Now, almost two years later, Bush needed no help remembering the general's name. Behind a huge pane of bulletproof glass that Secret Service agents had wheeled in front of the window of the presidential suite at the Waldorf-Astoria hotel in New York City, Bush was finally sitting down for his first face-to-face meeting with Pakistani General Pervez Musharraf. "You were in an extraordinarily difficult position," Bush told him, describing his guest's decision to join the anti-Taliban coalition a month before. "And you made the right choice." Musharraf, however, wanted something in return, something that would signal long-term support for Islamabad. Bush, he said, should approve the delivery of F-16 fighter jets that had been held up after the U.S. applied sanctions to Pakistan almost a decade ago. "We're not ready to talk about F-16s right now," Bush replied. "But this is a long friendship."

Bush was leaving the door open, but Musharraf was driving at a larger point. "How do we know the United States won't abandon us?" he asked. "You tell your people," said Bush, leaning forward and raising his finger as if testing the wind, "that the President looked you in the eye and told you that he would stick with you."

Bush came into office without his father's overseas Rolodex or fascination with the globe. He had traveled little, and though his family had belonged to the internationalist wing of the G.O.P. for years, his conservative bent gave his foreign policy instincts a marked unilateralist swagger. Until the war, Bush's most notable actions in foreign affairs had had a controversial, go-it-alone feel--developing missile defenses, withdrawing from the Kyoto treaty on global warming, undermining peace talks between the Koreas--and had earned him the unease of allies across Europe and the world.

After 9/11, some of Bush's starchy unilateralism and a lot of his indifference to foreign affairs went out the window. Bush had to have Pakistan in his corner if he was to isolate bin Laden. The country's 1,500-mile border with Afghanistan had to be shut to keep al-Qaeda and Taliban fighters from fleeing across it--no easy task, and a goal that wasn't achieved. And the Pentagon would need Pakistan's airspace for military overflights and its bases for refueling planes and staging assault troops and rescue operations. "You just look at the area, and you think, 'Well, there is one country that we really must have to make this work,'" says Rice of the war council's early deliberations. "And that's Pakistan."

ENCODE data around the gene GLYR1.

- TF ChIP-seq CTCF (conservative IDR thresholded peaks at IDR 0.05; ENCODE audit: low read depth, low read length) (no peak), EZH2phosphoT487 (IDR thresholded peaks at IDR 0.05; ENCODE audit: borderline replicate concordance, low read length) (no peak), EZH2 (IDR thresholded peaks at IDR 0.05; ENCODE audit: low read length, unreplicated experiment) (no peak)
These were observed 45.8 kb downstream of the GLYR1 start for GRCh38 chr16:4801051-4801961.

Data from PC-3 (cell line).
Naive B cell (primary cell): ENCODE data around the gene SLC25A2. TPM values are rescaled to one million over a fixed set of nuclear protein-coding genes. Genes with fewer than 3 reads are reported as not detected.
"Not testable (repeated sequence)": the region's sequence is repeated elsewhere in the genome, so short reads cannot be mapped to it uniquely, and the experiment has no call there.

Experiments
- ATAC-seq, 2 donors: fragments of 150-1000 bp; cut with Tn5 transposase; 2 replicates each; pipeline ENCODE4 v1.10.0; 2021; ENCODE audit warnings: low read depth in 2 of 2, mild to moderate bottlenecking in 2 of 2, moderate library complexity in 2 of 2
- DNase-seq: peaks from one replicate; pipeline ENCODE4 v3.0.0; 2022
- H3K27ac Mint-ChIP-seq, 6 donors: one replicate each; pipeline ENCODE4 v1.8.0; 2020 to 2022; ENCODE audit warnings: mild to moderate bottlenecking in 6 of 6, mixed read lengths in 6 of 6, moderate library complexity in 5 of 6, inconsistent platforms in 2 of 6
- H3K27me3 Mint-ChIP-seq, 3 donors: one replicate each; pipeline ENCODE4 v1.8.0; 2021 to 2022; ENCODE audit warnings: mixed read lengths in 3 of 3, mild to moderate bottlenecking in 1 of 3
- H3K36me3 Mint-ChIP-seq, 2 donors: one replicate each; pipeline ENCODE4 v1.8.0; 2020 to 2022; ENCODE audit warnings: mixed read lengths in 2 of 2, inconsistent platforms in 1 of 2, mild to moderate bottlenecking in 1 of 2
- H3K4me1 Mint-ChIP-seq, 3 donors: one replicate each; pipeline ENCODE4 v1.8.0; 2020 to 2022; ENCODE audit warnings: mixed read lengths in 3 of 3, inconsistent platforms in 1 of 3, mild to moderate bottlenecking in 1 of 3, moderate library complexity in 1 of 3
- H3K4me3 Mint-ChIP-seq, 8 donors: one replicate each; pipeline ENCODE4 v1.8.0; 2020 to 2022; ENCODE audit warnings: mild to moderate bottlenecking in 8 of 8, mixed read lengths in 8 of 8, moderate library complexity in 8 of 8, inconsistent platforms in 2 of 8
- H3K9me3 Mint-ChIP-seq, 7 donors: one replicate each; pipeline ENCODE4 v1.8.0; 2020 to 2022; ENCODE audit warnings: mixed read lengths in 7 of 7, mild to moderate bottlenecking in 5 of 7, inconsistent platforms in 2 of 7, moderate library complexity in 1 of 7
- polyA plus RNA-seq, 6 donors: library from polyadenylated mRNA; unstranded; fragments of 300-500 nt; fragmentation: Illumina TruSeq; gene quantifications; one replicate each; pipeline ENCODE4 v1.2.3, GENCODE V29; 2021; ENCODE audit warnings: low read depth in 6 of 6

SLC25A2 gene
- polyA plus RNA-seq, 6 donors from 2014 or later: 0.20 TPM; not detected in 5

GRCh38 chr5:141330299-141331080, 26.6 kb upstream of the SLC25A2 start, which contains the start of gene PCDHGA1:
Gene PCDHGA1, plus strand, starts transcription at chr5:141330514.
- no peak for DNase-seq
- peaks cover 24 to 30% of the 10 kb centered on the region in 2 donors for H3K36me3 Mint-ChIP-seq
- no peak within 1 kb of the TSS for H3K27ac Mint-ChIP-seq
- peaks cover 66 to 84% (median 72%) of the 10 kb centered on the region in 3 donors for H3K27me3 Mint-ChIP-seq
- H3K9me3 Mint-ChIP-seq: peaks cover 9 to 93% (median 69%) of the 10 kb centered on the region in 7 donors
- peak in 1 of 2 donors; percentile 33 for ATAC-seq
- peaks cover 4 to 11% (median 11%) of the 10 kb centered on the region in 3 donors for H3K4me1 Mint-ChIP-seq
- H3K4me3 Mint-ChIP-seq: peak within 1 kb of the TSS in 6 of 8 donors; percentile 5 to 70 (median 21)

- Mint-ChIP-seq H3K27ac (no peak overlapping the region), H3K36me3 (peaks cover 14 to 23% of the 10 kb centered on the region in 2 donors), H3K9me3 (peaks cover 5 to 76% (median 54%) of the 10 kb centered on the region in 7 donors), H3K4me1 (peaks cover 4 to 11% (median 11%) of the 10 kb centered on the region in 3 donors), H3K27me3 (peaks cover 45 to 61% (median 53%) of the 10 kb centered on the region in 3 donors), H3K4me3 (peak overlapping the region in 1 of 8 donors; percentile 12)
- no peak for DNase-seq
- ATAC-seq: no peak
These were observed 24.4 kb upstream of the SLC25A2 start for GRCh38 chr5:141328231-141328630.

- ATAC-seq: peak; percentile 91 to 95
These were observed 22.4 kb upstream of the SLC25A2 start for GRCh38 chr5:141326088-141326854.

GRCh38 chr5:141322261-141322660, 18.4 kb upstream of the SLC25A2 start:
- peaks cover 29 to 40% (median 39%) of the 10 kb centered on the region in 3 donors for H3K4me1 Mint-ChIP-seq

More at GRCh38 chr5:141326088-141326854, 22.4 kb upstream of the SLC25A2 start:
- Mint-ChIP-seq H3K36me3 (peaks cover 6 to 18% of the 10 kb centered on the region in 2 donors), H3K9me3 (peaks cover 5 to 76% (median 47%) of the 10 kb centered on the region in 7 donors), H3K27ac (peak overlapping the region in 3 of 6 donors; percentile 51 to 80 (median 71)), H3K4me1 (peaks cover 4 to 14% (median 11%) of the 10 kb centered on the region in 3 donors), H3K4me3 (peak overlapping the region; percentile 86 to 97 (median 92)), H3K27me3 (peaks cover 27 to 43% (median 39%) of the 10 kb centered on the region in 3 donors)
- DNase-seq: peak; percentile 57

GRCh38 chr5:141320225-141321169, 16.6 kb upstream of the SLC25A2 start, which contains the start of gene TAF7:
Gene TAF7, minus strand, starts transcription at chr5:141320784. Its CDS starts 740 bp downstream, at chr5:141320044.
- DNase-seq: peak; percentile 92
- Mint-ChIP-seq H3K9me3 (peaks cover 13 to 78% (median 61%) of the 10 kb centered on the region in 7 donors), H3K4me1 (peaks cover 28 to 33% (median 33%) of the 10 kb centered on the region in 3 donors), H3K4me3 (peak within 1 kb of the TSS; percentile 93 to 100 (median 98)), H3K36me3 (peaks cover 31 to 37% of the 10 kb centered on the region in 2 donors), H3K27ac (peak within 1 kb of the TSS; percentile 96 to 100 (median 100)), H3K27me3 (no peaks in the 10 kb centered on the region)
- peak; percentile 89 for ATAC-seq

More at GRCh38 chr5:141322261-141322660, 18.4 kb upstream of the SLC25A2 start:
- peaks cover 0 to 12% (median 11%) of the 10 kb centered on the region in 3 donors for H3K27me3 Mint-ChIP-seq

Bush was at a disadvantage with Musharraf from the start. In eight months in office, he had never spoken to the general. But on the night of the attacks, in what aides said later was the key diplomatic decision of the war, Bush told Secretary of State Powell that Pakistan would have to choose sides, just like everyone else. "They're either with us or against us," Bush said. Asked later how he knew he could count on Musharraf to be an ally, Bush told TIME, "Because I trust Colin Powell and Don Rumsfeld."

And so on, down the line. Powell leaned heavily on his deputy and close friend Richard Armitage in dealing with Pakistan. Armitage, in turn, went for advice to Anthony Zinni, the retired Marine four-star general who had come to know Musharraf well when he had the Centcom post before Tommy Franks, general to general. Zinni assured Armitage that Musharraf could survive the upheaval that an alliance with the U.S. would cause. Musharraf, Zinni said, would "stick."

Two days after the terrorist attacks, Armitage met with Lieut. General Mahmood Ahmed, the head of Pakistani intelligence, who just happened to be in Washington. Armitage, in a tone that he himself described as scorching, dictated the U.S. terms: Seal the borders, provide overflight and basing rights, sever diplomatic relations with the Taliban, and cut off the flow of oil and gas to Kabul. In return, the U.S. would lift sanctions, encourage loans by the International Monetary Fund and--together with its friends in Europe and Asia--shower Musharraf with more financial aid than he would know how to spend. The U.S. would also quietly provide Musharraf with intelligence information about his enemies in the Pakistani government and military. "We gave him an offer, and he decided he could not refuse it," Powell said later.